ANN: Sequel 1.5.0 Released

Sequel is a lightweight database access toolkit for Ruby.

  • Sequel provides thread safety, connection pooling and a concise DSL
    for constructing database queries and table schemas.
  • Sequel also includes a lightweight but comprehensive ORM layer for
    mapping records to Ruby objects and handling associated records.
  • Sequel makes it easy to deal with multiple records without having to
    break your teeth on SQL.
  • Sequel currently has adapters for ADO, DB2, DBI, Informix, JDBC,
    MySQL, ODBC, OpenBase, Oracle, PostgreSQL and SQLite3.

Sequel 1.5.0 has been released and should be available on the gem
mirrors. 1.5.0 has the following exciting new features:

You can now graph a dataset and have the result split into component
tables:

DB[:artists].graph(:albums, :artist_id=>:id).first

=> {:artists=>{:id=>artists.id, :name=>artists.name}, \

:albums=>{:id=>albums.id, :name=>albums.name,

:artist_id=>albums.artist_id}}

This aliases columns if necessary so they don’t stomp on each other,
which
is what usually happens if you just join the tables:

DB[:artists].left_outer_join(:albums, :artist_id=>:id).first

=> {:id=>(albums.id||artists.id),

:name=>(albums.name||artist.names),
:artist_id=>albums.artist_id}

Models can use graph as well, in which case the values will be model
objects:

Artist.graph(Album, :artist_id=>:id)

=> {:artists=>#<Artist…>, :albums=>#<Album…>}

Models can now eager load via .eager_graph, which will load all the
results
and all associations in a single query. This is necessary if you want
to
filter on columns in associated tables. It works exactly the same way
as
.eager, and supports cascading of associations as well:

Artist.one_to_many :albums

Album.one_to_many :tracks

Track.many_to_one :genre

Artist.eager_graph(:albums=>{:tracks=>:genre}).filter(
:tracks_name=>“Firewire”).all

This will give you all artists have have an album with a track named
“Firewire”, and calling .albums on one of those artists will only return
albums that have a track named “Firewire”, and calling .tracks on one of
those albums will return only the track(s) named “Firewire”.

You can use set_graph_aliases to select specific columns:

DB[:artists].graph(:albums, :artist_id=>:id).set_graph_aliases(
:artist_name=>[:artists, :name], :album_name=>[:albums,
:name]).first

=> {:artists=>{:name=>artists.name}, :albums=>{:name=>albums.name}}

You can use eager_graph with set_graph_aliases to have eager loading
with
control over the SELECT clause.

All associations now update their reciprocal associations whenever the
association methods are used, so you don’t need to refresh the
association or model to have the reciprocal association updated:

Album.many_to_one :band
Band.one_to_many :albums

Note that all of these associations are cached,

so after the first access there are no additional

database queries to fetch associated records.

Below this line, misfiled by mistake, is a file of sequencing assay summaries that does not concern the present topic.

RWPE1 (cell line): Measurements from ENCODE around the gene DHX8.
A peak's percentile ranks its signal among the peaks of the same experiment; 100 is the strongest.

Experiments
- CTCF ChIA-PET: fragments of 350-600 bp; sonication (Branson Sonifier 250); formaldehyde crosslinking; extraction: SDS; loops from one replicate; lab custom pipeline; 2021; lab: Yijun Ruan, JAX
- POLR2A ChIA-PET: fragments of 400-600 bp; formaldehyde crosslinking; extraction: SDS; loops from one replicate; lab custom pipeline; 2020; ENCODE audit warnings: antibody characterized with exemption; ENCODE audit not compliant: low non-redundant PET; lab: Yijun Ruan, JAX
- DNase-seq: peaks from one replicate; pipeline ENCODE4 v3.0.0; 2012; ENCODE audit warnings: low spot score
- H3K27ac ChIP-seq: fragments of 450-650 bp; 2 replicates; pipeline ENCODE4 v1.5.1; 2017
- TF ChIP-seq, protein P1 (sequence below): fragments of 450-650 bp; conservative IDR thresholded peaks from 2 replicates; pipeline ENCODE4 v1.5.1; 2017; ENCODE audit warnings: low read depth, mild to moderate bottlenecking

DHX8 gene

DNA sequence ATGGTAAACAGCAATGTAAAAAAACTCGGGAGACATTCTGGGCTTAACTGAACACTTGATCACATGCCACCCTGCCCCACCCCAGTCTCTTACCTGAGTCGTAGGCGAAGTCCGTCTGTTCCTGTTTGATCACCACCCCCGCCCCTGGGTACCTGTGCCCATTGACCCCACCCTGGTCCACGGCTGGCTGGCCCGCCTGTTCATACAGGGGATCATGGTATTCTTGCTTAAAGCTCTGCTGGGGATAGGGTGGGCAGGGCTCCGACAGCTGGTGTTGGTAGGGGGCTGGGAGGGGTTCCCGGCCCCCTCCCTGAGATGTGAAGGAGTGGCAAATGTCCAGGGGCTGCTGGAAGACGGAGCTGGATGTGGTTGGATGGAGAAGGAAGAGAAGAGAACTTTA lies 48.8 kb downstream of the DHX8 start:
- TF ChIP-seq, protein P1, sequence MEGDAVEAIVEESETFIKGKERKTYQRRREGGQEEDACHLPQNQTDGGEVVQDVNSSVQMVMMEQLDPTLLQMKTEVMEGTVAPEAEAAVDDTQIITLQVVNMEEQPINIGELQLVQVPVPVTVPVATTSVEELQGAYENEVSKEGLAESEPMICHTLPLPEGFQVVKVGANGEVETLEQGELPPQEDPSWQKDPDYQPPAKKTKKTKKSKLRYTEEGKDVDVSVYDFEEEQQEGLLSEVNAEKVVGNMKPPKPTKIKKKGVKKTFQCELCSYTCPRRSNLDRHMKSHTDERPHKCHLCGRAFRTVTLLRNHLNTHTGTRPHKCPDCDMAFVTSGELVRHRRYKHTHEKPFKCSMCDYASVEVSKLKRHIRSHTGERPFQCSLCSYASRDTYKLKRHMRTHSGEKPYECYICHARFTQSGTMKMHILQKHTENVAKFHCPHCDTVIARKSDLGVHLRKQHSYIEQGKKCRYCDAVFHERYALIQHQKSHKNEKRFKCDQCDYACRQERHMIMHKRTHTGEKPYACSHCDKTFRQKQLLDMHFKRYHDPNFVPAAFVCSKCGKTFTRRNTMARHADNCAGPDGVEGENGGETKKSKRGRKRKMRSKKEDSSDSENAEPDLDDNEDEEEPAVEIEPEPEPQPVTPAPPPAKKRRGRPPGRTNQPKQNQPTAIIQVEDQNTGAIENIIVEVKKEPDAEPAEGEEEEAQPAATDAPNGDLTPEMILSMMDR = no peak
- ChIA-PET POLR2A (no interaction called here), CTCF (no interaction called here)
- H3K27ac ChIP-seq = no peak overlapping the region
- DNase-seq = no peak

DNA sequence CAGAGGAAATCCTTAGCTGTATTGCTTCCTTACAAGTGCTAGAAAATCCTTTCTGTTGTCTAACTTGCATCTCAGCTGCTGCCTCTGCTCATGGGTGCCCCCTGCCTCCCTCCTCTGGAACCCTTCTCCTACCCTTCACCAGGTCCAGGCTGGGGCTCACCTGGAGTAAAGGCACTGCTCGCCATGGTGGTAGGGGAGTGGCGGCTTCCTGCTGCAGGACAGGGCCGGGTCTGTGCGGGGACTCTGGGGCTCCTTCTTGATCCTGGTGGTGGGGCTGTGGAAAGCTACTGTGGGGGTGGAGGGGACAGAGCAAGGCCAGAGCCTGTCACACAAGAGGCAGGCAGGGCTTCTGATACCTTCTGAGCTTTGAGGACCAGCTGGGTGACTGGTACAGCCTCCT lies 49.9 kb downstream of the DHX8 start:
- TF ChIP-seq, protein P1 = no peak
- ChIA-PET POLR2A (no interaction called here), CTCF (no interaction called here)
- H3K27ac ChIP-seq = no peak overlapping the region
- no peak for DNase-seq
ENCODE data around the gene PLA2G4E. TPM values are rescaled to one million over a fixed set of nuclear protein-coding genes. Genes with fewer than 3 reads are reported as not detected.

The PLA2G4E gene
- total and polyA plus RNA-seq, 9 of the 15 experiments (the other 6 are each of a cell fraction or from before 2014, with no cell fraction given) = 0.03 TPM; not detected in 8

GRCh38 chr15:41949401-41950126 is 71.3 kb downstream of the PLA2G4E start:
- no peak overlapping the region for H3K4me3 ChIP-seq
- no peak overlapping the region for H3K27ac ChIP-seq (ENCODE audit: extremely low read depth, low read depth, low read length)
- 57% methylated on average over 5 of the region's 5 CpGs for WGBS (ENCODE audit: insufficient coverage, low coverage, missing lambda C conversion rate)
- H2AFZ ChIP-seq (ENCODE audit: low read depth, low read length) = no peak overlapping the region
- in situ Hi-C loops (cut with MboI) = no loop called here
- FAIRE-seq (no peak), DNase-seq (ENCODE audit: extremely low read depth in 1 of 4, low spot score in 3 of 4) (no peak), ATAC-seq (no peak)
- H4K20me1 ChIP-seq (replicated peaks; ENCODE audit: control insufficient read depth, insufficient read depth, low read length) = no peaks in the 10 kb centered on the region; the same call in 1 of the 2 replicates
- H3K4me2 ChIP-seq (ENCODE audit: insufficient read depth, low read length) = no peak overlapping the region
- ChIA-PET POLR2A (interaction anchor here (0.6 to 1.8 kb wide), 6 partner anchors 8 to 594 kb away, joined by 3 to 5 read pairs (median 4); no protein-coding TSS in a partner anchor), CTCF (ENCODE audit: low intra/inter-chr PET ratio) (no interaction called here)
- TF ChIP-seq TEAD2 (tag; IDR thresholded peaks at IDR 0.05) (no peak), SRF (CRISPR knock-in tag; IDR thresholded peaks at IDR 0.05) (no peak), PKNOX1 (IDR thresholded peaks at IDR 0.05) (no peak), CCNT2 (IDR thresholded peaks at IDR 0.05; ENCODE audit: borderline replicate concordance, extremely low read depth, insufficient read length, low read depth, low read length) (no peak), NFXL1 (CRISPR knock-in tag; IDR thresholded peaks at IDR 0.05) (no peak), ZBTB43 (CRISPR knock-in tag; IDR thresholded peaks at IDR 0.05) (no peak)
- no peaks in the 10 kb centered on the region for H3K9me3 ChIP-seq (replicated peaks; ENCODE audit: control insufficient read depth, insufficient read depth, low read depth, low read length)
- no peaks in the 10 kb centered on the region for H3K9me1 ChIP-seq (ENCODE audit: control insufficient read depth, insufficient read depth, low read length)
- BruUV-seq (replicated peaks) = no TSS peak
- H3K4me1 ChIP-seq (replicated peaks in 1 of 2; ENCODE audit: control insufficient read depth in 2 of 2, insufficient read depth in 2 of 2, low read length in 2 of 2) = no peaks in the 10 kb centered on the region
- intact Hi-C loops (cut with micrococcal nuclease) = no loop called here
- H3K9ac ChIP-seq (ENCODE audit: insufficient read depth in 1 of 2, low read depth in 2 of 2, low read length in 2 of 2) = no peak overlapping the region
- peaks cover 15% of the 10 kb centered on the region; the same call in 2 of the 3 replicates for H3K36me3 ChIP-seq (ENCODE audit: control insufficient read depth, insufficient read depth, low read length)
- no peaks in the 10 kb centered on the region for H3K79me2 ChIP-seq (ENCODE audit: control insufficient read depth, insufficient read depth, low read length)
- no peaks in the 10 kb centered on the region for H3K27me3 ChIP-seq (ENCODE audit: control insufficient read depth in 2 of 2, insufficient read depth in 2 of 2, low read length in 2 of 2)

many_to_one setter adds to reciprocal association

band1.albums # => []
album1.band = band1
band1.albums # => [album1]
band2.albums # => []
album1.band = band2
band1.albums # => []
band2.albums # => [album1]
album1.band = band2
band2.albums # => [album1]
album1.band = nil
band2.albums # => []

one_to_many add_* method sets reciprocal association

one_to_many remove_* method removes reciprocal association

album1.band # => nil
band1.add_album(album1)
album1.band # => band1
band2.add_album(album1)
album1.band # => band2
band2.remove_album(album1)
album1.band # => nil

Post.many_to_many :tags
Tag.many_to_many :posts

many_to_many add_* method adds to reciprocal association

many_to_many remove_* method removes from reciprocal association

post1.tags # => []
tag1.posts # => []
tag1.add_post(post1)
post1.tags # => [tag1]
tag1.posts # => [post1]
tag1.remove_post(post1)
post1.tags # => []
tag1.posts # => []
post1.add_tag(tag1)
post1.tags # => [tag1]
tag1.posts # => [post1]
post1.remove_tag(tag1)
post1.tags # => []
tag1.posts # => []

The MySQL and PostgreSQL adapters now support index types:

index :some_column, :type => :hash # or :spatial, :full_text, :rtree,
etc.

Starting in Sequel 1.5.0, some methods are deprecated. These methods
will be
removed in Sequel 2.0.0. The deprecation framework is fairly flexible.
You
can choose where the messages get sent:

Sequel::Deprecation.deprecation_message_stream = STDERR # the default
Sequel::Deprecation.deprecation_message_stream =
File.new(‘deprecation.txt’, ‘wb’) # A file
Sequel::Deprecation.deprecation_message_stream = nil # ignore the
messages

You can even have all deprecation messages accompanied by a traceback,
so you
can see exactly where in your code you are using a deprecated method:

Sequel::Deprecation.print_tracebacks = true

All deprecation methods come with an message telling you what
alternative code
will work.

In addition to deprecating some methods, we removed the ability to have
arrays returned instead of hashes. The array code still had debugging
messages
left it in, and we are not aware of anyone using it. Hashes have been
returned
by default since Sequel 0.3.

We have also removed the Numeric date/time extensions (e.g. 3.days.ago).
The
existing extensions were incomplete, better ones are provided elsewhere,
and the extensions were not really related to Sequel’s purpose.

Sequel no longer depends on ParseTree, RubyInline, or ruby2ruby. They
are
still required to use the block filters. Sequel’s only gem dependency
is on
the tiny metaid.

Sequel 1.5.0 has fixes for 12 tracker issues, including fixes to the
Informix,
MySQL, ODBC, ADO, JDBC, Postgres, and SQLite adapters.

If you have any questions, please post on the Google Group.

Thanks,
Jeremy

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